Bringing Visionary Care to Rural Queensland to Address Preventable Blindness

News from St John - 29 Jun 2023

St John Eye Van has expanded its service to Bundaberg to service the demand in the Wide Bay Burnett region.   

Lyndall De Marco, the General Manager of Ophthalmic Programs for St John Ambulance Queensland, emphasised the importance of this endeavour.

Our sight-saving program reduces preventable blindness through our mobile ophthalmic treatment facility.  The St John Eye Van travels to rural and remote First Nations communities across Queensland, making it possible for more ophthalmologists to bring their expertise to people that are marginalised due to distance and access. 

Those diagnosed with diabetes are three times more likely to suffer from diabetic retinopathy, and 94% of identified cases are curable or treatable when diagnosed early. 

Alarmingly, one in three diagnosed individuals will also experience vision loss, which, if detected in the early stages, can be prevented, or treated in 94% of cases,” she said. 

The Eye Van outside the Indigenous Well-Being Centre in Bundaberg 


St John Eye Van’s return to Bundaberg has been warmly welcomed back by Wayne Mulvany, the CEO of the Indigenous Wellbeing Centre.  

“We are excited to welcome this service back, the previous service helped treat 400 Bundaberg patients between 2016 to 2018, Services like this are incredibly important for our community.

This service provides patients access to an Ophthalmologist, Optometrist, and Orthoptist to reduce the risk of blindness from sight-threatening conditions like Diabetic Retinopathy.  

First Nations people can also be at greater risk of developing Type I and Type II Diabetes, and we know diabetes can be a silent killer” he said.  

Ophthalmologist Dr Andrew Lamming treats a patient at the Bundaberg clinic.


“The Eye Van is a true testament to St John’s dedication to improving quality of life and to see this impact is very special, 

“At UD Trucks, our purpose is Better Life, and we are proud to be a partner of St John and the Eye Van and to have our UD Quon GK 4×2 prime mover powering the clinic across Queensland”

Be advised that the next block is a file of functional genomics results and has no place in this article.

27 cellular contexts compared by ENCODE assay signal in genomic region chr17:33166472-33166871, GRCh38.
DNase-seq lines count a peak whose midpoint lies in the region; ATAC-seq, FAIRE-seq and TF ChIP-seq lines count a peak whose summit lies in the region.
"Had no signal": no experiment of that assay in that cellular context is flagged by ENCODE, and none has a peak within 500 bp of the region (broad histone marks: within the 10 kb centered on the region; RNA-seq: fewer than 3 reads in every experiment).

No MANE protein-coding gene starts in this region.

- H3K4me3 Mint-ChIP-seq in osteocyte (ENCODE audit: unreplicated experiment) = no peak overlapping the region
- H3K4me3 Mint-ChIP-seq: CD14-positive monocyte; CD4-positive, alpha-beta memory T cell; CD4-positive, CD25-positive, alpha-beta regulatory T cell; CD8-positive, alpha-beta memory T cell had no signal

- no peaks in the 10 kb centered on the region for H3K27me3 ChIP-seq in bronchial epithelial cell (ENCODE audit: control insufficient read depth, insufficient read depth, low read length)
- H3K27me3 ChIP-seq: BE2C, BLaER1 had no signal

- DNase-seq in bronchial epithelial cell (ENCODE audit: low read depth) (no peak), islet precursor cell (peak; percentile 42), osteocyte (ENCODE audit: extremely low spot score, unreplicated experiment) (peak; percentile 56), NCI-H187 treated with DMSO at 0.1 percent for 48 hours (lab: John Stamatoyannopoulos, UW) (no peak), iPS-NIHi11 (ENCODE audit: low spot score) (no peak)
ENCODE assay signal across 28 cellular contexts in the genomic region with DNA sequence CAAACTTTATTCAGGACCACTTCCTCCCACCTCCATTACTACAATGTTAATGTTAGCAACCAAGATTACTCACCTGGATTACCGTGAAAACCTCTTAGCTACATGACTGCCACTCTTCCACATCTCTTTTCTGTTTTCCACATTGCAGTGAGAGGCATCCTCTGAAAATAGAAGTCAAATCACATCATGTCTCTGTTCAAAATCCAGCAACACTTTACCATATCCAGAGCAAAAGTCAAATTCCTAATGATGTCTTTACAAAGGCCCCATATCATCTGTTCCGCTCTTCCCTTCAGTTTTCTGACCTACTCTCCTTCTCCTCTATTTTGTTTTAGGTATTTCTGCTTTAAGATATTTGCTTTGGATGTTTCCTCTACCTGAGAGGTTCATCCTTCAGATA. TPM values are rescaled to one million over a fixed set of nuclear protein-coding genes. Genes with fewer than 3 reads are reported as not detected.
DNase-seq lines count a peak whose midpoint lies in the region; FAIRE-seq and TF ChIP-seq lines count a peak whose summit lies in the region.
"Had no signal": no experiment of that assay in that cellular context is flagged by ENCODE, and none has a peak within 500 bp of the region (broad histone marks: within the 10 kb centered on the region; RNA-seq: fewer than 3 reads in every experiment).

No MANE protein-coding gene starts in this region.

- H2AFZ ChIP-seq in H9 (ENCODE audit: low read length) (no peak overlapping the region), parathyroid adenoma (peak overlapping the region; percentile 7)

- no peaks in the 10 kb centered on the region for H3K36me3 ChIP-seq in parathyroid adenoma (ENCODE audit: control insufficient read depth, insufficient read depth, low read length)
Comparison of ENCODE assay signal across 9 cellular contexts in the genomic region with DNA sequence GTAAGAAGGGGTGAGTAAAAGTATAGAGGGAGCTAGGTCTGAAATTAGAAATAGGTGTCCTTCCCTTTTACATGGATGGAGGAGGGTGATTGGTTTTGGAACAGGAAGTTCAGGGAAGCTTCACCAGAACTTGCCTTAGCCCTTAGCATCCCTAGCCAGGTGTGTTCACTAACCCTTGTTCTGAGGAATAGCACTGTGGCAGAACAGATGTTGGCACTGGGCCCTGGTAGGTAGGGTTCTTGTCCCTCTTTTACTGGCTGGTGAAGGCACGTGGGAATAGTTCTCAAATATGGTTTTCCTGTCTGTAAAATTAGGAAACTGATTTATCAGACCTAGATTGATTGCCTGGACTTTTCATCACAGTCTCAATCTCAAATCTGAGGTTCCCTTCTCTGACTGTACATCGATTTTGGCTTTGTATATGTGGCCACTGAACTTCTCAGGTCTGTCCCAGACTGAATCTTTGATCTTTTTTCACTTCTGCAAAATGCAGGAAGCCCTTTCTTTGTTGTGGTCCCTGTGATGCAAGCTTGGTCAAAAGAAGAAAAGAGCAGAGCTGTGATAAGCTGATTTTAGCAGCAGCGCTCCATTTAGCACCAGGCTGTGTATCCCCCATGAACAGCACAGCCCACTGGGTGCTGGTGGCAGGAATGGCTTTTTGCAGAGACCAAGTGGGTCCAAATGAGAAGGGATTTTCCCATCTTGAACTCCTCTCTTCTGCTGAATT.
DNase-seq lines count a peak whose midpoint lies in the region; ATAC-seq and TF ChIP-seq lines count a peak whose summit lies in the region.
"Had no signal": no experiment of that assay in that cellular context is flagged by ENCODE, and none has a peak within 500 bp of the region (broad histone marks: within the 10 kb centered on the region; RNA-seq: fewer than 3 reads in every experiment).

“This service allows St John’s incredible team to deliver life-changing ophthalmology services to rural and remote communities that need it most” said Lauren Pulitano, Vice President of UD Trucks Australia.  

Ophthalmologist Dr Andrew Lamming stands outside the UD Quon GK 4×2 prime mover. 


Andrew Kroger explains why the Eye Van was pivotal in his career as a doctor. 

“Volunteering with St John Ambulance Queensland has been an incredible journey for me. As a passionate medical student with aspirations of becoming an eye surgeon, I had the opportunity to contribute to the monthly “St John Eye Van” clinics that travel through rural Queensland, providing essential ophthalmologic medical services to Australians in remote and rural area.”

“The organisation’s strong values and mission to reach areas with limited access to public ophthalmology resonated deeply with me. St John goes above and beyond to care for some of the most vulnerable patients, and they have also forged strong connections with local doctors and nurses”.

“In my involvement with the Eye Van, I had a specific role in managing patient flow, assisting in procedures, and conducting OCT imaging on all patients. OCT, or Optical Coherence Tomography, is an advanced imaging technique that allows us to visualize the back of the eye using a specialised laser. Additionally, towards the end of my time as a volunteer, I had the privilege of contributing to the administration of the “Eye Van” and helping establish a new program focused on screening the elderly for retinal diseases”.


“This involvement with St John Ambulance Queensland has had a profound impact on shaping the professional I am today. It exposed me to areas that are underserved by medical specialists, leading me to develop a greater appreciation for the challenges faced by rural communities”. 

“It highlighted the disparities in healthcare access and outcomes between rural and urban areas. My experience has fueled my determination to bridge the gap through modern technologies and innovative healthcare approaches, ultimately aiming to provide equitable care for all Australians”. 

Andrew is in the final stages of completing his medical degree and starts his first year as a doctor in Melbourne shortly.